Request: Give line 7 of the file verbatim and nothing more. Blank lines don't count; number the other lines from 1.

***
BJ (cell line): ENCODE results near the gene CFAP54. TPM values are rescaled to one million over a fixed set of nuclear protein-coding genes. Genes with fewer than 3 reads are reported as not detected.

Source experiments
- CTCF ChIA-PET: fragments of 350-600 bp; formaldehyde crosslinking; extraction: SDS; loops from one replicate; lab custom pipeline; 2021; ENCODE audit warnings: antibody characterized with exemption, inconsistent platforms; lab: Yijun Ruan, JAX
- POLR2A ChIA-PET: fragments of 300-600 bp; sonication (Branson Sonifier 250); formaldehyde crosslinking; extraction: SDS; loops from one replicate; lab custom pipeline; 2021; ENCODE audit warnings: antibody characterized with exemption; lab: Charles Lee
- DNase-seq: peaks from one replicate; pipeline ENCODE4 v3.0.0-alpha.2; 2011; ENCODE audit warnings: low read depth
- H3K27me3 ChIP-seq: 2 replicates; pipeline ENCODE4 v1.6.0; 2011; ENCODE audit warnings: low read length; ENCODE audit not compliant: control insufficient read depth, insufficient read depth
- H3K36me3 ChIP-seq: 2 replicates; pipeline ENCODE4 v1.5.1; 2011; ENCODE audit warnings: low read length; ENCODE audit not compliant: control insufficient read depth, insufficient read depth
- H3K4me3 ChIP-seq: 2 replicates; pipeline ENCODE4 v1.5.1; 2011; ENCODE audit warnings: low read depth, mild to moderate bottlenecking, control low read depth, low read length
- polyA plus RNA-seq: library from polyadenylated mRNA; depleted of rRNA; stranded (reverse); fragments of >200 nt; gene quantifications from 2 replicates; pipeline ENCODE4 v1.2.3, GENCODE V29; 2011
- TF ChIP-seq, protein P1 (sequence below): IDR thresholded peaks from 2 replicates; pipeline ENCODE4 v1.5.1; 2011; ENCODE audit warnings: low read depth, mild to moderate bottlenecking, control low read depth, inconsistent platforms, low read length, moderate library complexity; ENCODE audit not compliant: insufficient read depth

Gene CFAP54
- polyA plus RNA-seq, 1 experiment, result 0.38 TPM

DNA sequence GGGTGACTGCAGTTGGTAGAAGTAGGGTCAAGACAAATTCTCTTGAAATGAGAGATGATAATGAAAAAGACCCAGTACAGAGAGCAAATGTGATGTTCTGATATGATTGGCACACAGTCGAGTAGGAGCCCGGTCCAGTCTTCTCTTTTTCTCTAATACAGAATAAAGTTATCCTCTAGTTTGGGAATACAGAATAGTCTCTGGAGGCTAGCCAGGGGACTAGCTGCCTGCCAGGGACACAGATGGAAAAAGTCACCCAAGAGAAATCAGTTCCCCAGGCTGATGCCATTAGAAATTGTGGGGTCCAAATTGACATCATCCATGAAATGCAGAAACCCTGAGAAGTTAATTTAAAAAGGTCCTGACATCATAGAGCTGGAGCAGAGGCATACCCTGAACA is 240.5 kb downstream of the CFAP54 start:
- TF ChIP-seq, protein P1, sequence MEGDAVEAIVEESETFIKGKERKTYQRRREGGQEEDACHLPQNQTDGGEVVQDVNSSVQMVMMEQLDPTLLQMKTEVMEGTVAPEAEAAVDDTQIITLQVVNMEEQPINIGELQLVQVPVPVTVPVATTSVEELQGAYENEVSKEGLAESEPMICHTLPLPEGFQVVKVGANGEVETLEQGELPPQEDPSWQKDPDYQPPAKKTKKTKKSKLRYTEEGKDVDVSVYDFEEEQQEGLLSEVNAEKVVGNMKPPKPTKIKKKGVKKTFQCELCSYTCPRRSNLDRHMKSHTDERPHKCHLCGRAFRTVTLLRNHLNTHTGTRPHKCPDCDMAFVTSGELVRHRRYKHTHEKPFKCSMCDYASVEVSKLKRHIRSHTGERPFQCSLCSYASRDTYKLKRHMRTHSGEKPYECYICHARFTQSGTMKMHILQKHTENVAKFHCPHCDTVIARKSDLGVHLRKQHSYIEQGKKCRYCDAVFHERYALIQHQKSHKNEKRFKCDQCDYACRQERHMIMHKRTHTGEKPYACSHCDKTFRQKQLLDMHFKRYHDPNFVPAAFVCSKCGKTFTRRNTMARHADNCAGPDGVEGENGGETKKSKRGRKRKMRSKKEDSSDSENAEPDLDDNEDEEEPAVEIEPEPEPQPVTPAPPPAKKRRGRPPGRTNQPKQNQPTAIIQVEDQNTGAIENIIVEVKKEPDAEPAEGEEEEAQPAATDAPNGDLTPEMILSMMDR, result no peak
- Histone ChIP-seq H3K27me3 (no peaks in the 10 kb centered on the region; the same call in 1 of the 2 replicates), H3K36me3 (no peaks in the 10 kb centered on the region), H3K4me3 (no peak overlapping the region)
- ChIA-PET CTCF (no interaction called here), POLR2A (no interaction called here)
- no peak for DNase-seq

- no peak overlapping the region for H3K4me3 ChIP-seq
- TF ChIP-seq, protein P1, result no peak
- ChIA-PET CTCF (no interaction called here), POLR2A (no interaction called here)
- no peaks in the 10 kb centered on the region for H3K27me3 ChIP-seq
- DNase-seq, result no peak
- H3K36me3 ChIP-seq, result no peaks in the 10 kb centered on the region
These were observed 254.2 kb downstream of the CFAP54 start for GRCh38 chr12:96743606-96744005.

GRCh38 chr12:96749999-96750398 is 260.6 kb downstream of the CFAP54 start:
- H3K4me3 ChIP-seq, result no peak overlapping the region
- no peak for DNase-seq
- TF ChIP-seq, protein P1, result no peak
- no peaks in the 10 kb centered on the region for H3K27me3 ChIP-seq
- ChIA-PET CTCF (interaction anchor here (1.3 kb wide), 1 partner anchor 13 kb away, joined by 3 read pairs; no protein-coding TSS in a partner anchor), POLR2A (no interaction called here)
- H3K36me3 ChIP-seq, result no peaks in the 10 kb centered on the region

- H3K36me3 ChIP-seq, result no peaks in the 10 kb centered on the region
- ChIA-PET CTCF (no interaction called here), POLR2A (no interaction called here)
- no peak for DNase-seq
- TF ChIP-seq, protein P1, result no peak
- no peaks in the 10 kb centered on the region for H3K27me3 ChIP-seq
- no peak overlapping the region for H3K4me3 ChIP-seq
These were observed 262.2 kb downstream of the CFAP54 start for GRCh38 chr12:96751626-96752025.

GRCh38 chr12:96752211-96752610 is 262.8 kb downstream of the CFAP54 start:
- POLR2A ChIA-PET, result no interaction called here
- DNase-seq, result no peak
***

- H3K36me3 ChIP-seq: 2 replicates; pipeline ENCODE4 v1.5.1; 2011; ENCODE audit warnings: low read length; ENCODE audit not compliant: control insufficient read depth, insufficient read depth